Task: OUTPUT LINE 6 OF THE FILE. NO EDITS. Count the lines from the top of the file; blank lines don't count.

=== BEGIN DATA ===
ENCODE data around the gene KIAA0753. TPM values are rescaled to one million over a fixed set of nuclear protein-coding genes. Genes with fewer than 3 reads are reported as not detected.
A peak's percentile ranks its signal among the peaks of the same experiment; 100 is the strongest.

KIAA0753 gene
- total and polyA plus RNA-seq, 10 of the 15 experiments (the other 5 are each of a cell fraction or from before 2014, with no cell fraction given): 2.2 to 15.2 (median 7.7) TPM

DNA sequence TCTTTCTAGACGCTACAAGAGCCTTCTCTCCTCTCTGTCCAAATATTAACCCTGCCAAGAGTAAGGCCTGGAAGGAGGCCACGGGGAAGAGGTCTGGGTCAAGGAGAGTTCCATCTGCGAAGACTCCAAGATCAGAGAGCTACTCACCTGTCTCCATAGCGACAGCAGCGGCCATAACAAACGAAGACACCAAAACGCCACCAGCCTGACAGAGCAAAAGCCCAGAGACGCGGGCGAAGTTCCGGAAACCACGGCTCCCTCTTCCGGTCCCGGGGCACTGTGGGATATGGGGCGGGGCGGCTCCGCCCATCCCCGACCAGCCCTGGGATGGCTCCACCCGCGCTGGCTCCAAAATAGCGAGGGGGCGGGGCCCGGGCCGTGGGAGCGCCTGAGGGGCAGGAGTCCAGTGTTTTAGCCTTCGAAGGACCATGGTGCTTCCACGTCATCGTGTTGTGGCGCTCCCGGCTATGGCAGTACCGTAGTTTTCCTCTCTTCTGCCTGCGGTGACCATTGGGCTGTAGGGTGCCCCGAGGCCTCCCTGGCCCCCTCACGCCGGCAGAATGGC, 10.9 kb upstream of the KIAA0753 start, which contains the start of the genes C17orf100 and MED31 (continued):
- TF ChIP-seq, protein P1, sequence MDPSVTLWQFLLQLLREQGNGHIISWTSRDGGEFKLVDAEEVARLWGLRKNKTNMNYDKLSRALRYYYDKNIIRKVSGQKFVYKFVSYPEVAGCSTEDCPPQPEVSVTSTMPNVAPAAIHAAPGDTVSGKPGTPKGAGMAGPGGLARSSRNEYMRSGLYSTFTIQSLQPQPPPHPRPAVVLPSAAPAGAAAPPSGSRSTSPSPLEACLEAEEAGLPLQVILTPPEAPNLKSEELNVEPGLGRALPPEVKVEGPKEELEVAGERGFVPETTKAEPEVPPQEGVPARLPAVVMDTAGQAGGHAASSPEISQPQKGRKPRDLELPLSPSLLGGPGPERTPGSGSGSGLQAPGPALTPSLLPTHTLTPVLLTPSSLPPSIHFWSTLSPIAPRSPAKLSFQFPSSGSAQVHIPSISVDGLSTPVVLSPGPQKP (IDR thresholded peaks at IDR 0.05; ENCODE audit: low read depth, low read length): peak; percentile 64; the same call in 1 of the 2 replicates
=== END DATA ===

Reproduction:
- TF ChIP-seq, protein P1, sequence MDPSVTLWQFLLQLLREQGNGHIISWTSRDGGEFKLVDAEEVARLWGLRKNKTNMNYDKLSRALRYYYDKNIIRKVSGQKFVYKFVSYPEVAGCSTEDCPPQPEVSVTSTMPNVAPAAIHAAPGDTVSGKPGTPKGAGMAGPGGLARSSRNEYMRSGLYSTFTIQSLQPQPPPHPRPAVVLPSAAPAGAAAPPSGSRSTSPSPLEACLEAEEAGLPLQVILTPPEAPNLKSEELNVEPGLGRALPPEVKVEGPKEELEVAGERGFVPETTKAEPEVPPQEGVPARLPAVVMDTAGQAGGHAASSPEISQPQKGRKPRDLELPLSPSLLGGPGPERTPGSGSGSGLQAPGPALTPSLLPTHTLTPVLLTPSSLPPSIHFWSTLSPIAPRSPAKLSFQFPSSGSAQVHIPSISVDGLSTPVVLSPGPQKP (IDR thresholded peaks at IDR 0.05; ENCODE audit: low read depth, low read length): peak; percentile 64; the same call in 1 of the 2 replicates